Originally, Bennings would’ve followed a noise into the kennel – the site of all the pandemonium with the dogs earlier on – where he’s attacked from behind by an unseen assailant, who promptly stabs him in the neck. The parts of this sequence, where Bennings very (very) slowly makes his way to the kennels, still exists, but his death seems to be lost. Like the blow-up doll scene above, the only evidence we have that it was even shot are a series of still set photographs. Even here, it’s impossible to work out who it is that’s doing the stabbing.
Carpenter changed Bennings’ fate during The Thing‘s reshoots, and it’s fair to say that what we got in the end is far more effective than the slasher movie-type death originally envisaged. Interestingly, Bill Lancaster’s script imagined a death for Bennings that was, presumably, too expensive to use: while following a pair of escaped dogs, he’s pulled through a sheet of ice by the Thing’s grabbing arms.
For a film so famous for its imaginative death scenes, it’s interesting to note how many characters actually die off-camera. Take Fuchs, for example: in the finished film, he seems to be another character who just vanishes. We see him go outside with a flare having seen a shadow walk past his room; he finds the tattered clothing marked “MacReady”, and then that’s the last time we see him alive. His burned body is found in the snow, barely recognizable. (“Is it Fuchs?”) Apparently burned himself rather than be absorbed by the Thing.
Although Fuchs was always intended to die off-screen, the method of his demise would have been rather different, according to Lancaster’s script. While hunting through the chilly facility, Childs and Palmer would have discovered Fuchs pinned to a door with an axe. Once again, the sequence was evidently shot, as production photos of actor Joel Polis, an implement – scripted as an axe, but actually a shovel in the film – sticking out of his chest, can still be found.
What Carpenter went for in the end was rather more ambiguous. It’s suggested Fuchs set himself on fire with a flare rather than be absorbed by the Thing; is that the case, or did the Thing destroy him because it didn’t have time to imitate his form? It’s one of the film’s lingering mysteries.
One of The Thing’s most colorful, likeable characters is surely Nauls – the rollerskating, fast-talking cook played by TK Carter. Maybe it’s for the best, then, that his departure from the film is quiet and relatively dignified: as MacReady’s laying an explosive trap for the monster, Nauls hears a noise in the dark, heads towards it, and promptly vanishes for good.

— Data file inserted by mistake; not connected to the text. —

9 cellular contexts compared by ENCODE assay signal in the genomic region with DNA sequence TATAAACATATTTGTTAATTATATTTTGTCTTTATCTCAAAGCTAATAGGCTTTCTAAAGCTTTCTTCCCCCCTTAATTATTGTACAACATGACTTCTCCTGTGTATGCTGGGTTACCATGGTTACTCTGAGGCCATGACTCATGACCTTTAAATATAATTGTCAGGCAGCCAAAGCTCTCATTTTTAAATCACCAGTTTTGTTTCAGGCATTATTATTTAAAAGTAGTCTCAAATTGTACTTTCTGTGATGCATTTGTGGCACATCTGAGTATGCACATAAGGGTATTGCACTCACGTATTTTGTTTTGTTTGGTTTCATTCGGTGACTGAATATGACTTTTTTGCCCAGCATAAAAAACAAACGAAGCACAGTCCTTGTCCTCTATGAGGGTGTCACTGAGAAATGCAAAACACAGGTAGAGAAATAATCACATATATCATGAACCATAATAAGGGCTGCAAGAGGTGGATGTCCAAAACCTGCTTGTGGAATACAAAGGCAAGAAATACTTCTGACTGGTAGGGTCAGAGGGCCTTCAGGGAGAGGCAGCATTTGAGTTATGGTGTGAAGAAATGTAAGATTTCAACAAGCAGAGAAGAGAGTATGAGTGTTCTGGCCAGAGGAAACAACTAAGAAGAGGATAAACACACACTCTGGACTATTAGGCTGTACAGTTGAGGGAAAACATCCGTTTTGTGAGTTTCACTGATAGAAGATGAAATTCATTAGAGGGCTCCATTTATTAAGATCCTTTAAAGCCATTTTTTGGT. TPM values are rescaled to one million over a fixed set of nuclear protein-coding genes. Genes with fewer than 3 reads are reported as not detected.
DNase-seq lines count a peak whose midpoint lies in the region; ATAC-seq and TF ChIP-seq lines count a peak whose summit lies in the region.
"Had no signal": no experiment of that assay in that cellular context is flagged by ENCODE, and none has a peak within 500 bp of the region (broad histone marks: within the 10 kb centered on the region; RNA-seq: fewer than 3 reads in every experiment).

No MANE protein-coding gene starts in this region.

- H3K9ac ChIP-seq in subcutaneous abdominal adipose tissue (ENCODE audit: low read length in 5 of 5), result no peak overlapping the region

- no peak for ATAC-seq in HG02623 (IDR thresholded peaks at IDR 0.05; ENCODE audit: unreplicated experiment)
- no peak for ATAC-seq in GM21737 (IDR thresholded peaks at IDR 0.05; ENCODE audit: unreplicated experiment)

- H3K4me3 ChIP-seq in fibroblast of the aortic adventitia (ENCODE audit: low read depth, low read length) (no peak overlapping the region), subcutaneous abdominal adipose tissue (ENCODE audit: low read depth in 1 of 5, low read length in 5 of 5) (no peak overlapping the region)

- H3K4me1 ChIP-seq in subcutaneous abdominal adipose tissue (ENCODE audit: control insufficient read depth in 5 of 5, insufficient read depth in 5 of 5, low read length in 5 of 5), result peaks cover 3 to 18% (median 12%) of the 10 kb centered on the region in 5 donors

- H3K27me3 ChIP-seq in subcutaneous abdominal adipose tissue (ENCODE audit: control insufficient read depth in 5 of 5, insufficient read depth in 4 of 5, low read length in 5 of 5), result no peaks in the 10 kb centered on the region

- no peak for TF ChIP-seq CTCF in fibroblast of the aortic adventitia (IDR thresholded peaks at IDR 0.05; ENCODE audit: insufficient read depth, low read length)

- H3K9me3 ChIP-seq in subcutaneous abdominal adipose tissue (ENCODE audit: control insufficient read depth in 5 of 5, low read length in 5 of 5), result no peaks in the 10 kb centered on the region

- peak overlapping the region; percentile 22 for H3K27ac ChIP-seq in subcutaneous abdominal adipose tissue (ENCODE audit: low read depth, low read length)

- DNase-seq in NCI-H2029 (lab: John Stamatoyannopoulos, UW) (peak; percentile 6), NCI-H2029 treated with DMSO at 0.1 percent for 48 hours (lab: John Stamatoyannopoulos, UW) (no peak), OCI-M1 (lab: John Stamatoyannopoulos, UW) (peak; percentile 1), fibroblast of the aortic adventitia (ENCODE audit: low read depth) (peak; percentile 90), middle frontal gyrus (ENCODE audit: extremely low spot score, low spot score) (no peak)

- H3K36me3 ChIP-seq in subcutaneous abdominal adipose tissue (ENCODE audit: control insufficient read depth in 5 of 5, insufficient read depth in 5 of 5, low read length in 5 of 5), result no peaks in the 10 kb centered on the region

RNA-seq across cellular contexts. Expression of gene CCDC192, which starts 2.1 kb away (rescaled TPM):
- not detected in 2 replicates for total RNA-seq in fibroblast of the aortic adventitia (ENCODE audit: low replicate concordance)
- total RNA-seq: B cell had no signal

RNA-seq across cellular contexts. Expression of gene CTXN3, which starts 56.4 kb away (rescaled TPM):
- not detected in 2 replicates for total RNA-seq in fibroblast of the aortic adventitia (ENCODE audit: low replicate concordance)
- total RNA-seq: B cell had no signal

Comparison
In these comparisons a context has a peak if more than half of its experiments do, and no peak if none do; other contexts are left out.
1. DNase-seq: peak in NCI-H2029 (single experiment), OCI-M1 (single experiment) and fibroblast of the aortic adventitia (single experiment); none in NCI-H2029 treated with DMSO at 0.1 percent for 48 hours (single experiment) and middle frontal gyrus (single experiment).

We never see how Nauls actually died – in fact, we’re just assuming that he did – but a death scene was originally written and storyboarded. In a rare sequence of drawings (which can be found on YouTube) Nauls sees the twitching body of Garry (Donald Moffat) before he’s grabbed by the Thing, which still looks like Blair. Later, we see Nauls, partly assimilated by the monster, come bursting up through the floor in front of MacReady before the final confrontation. “Help me,” Nauls cries, as tentacles and other unholy things come writhing from his mouth.
It would have been as horrific a transformation sequence as any of the others in The Thing, but it seems there simply wasn’t the time or budget to stage it. Rob Bottin was already spending so long in his workshop that he made himself ill – coming up with the effects for a tortured Nauls was clearly too much to get finished in the time left. Instead, we’re left with that eerie shot of Nauls simply walking off to his doom.
Also cut from the final film were a few long shots of the Blair monster just before it’s blown to smithereens: these were brought to life using stop-motion, and they’re quite endearing in their own way. Carpenter and his collaborators, figuring that the jerkiness of the animation didn’t match the rest of the movie, decided the conclusion was better without them. Instead, the Blair monster is largely shown in glorious close-up.
For a mainstream studio movie, The Thing’s ending is bravely downbeat. Our two survivors, MacReady and Childs, sit in the embers of a destroyed camp, fully aware that, once the fires go out, they’ll freeze to death long before help will arrive. As great as it is, a certain amount of nervousness lingered around such a depressing conclusion, and Carpenter even shot an epilogue as an “insurance policy”: a much later scene where MacReady’s shown recovering at another research station, a quick blood test revealing that he’s human.
Fortunately, this was never used, though some TV versions of the movie did add another postscript that offered far less comfort: the Thing, disguised as a dog, running from the smoking remains of Outpost 31. It’s not a bad idea, since it brings the story full-circle, though the horribly cheesy voice-over (“Who knows what evil lurks in the skies…”) is something of an acquired taste.
Ultimately, the cut Carpenter went with – MacReady, Childs, the dying fires – feels like the perfect end for a frosty horror classic.